"Stomach filled with rice and other food particles."[16]
Accused Elroswell Manzano interposed the defense of denial and alibi.

Accused testified that at around eight o'clock in the evening of April 10, 1995, he was taking care of his niece, Jennifer Castro, in the house of his sister Salvacion Castro, located at Phase IV-B, Package 8, Lot 16, Block 81, Bagong Silang, Caloocan City. Elroswell lived in Bagong Silang, Caloocan City from 1983 until 1996.[17]

Though he was staying at his sister's house in Bagong Silang, Caloocan City, accused Elroswell knew Ernesto by face.[18] He saw the latter whenever he visited his brother, Samuel Manzano, at No. 302 San Vicente, Karuhatan, Valenzuela, Metro Manila.[19] During those visits, he had the chance to play basketball with the deceased.[20] Accused brother's house in Karuhatan, Valenzuela was two (2) rides away from his sister's house in Bagong Silang, Caloocan City. It takes approximately an hour to travel the said distance.[21]

On May 27, 1996, accused Elroswell went to his brother Samuel's house to ask permission to apply for a job.[22] He was not able to work because on May 31, 1996, police authorities apprehended him.[23] The apprehending officers, who were wearing civilian clothes, presented a warrant of arrest bearing a different name (Romeo Manzano) and with an address different from where he was residing.[24] Despite his complaints that he was not the person named in the warrant, the police arrested and detained him.

He learned from one of the apprehending officers, PO3 Cesar J. Pineda of the Valenzuela Police Station, that he was the prime suspect in the murder of Ernesto Kasilag. Though he admitted that he knew about the incident, he denied any participation therein. He could not think of any reason why he would be implicated in the shooting incident, especially in light of the fact that he had no misunderstanding with the victim.

Salvacion Castro, a sister of the accused, corroborated what the latter said on the witness stand. She said that on the night of April 10, 1995, accused Elroswell Manzano was sleeping at her house.[25] Since 1982, her brother stayed with her family at Phase 4-B Block 81, Lot 16, Bagong Silang, Caloocan City.[26]

On May 27, 1996, Elroswell asked permission from Salvacion that he would go to their brother's house at No. 302 San Vicente Street, Karuhatan, Valenzuela to apply for a job. However, three (3) days later, Salvacion learned from their mother that police authorities have apprehended Elroswell and detained him at the Valenzuela Municipal Jail.[27] Their mother lived in the same house with her brother in Karuhatan, Valenzuela.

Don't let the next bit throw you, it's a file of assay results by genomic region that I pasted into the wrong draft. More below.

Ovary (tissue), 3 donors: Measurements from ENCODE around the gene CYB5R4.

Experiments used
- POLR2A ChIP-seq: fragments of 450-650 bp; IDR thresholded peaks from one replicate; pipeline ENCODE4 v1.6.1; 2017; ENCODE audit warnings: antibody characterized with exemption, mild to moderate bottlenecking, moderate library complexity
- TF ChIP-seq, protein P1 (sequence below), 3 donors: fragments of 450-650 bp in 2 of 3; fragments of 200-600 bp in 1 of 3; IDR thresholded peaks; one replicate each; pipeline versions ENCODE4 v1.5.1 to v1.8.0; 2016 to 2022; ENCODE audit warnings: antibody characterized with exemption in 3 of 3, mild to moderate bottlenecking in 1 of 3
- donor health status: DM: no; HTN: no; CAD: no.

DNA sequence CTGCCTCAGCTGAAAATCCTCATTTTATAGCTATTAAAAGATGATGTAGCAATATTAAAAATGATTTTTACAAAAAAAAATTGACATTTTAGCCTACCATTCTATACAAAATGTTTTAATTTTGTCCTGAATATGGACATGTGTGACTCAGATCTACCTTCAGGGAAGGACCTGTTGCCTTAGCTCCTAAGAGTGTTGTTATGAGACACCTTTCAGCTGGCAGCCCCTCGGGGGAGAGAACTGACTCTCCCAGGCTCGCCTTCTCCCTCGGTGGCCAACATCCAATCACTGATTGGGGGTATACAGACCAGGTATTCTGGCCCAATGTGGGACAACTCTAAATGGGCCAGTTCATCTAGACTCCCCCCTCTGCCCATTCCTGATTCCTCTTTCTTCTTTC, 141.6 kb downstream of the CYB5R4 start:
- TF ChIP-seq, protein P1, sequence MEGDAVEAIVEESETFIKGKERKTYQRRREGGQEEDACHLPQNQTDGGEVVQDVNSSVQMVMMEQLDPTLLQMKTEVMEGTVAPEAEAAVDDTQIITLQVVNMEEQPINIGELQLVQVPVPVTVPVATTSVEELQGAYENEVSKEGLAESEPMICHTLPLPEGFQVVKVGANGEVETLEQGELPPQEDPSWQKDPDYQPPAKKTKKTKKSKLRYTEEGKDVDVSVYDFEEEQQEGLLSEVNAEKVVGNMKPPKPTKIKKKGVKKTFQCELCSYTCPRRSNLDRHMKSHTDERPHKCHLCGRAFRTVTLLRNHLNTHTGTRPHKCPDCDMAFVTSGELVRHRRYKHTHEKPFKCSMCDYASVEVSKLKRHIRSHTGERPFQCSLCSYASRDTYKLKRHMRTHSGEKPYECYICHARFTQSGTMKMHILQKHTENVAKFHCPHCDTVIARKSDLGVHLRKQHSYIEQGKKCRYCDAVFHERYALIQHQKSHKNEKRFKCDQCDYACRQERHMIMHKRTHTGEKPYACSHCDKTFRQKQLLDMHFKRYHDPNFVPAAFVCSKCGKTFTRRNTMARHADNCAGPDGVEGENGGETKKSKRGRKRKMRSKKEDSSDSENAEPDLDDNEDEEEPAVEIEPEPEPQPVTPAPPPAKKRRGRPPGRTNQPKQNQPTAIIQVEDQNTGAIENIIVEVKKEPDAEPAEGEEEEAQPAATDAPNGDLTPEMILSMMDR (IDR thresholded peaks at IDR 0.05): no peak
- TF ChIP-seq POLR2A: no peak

On March 31, 1999, the trial court rendered a decision finding accused guilty beyond reasonable doubt of murder, the dispositive portion of which reads:
"WHEREFORE, accused Romeo Manzano alias Boy Ulo whose true name and identity is Elroswell Manzano is hereby sentenced to suffer Reclusion Perpetua and to pay the costs.

"He is hereby ordered to pay the heirs of the deceased Ernesto Kasilag the amount of P30,700.00 for funeral, burial, wake and other expenses in connection with the death of the victim and the further amount of P50,000.00 as death indemnity.


"Valenzuela, Metro Manila, March 31, 1999.

Presiding Judge"[28]
In convicting accused Elroswell Manzano of murder, the trial court relied on the testimony of prosecution witness Federico Acero that it found to be credible. The profusion of details in his narration as to how the crime was perpetrated proved his physical presence at the scene of the crime and gave no reason for the court to doubt his testimony's veracity and accuracy. His deportment before the witness stand was candid and straightforward. Against this positive testimony, accused Elroswell's defense of denial and alibi can not prevail. The killing was attended by treachery, as the shooting was sudden and unexpected.[29]

On April 21, 1999, accused Elroswell Manzano y Brebonera filed a notice of appeal.[30]

On appeal, accused-appellant contended that the trial court manifestly erred in convicting him of the crime charged despite the fact that his guilt was not proved beyond reasonable doubt."[31]

The issue boils down to the credibility of the testimony of the lone prosecution eyewitness, Federico Acero. The Court has accorded the highest degree of respect to the findings of the trial court, unless the court has plainly overlooked certain facts of substance and value that if considered might affect the result of the case.[32]

In this case, we are convinced to the point of moral certainty that accused-appellant Elroswell Manzano y Brebonera was guilty of shooting Ernesto Kasilag.

Contrary to accused-appellant's allegation that Federico Acero's testimony was replete with loopholes and flaws, there were no inconsistencies in his statement. He described how accused-appellant shot the helpless victim. From out of nowhere and without any warning, accused-appellant approached the victim from behind, aimed and fired his gun at the said victim. Despite the efforts of the victim to flee from the scene, accused-appellant followed him and fired his gun again. Due to the multiple gunshot wounds he sustained, Ernesto Kasilag died.

Federico knew both the victim and the accused-appellant, they being his neighbors. From a distance of only five (5) steps from the victim when the latter was shot, coupled with the fact that both the victim and the accused-appellant were familiar to Federico, there could be no doubt that the latter unmistakably saw what transpired and recognized accused-appellant as the doer of the crime. The identity of a person is not established solely by the knowledge of the name of a person--familiarity with physical features particularly those of the face, is actually the best way to identify a person.[33]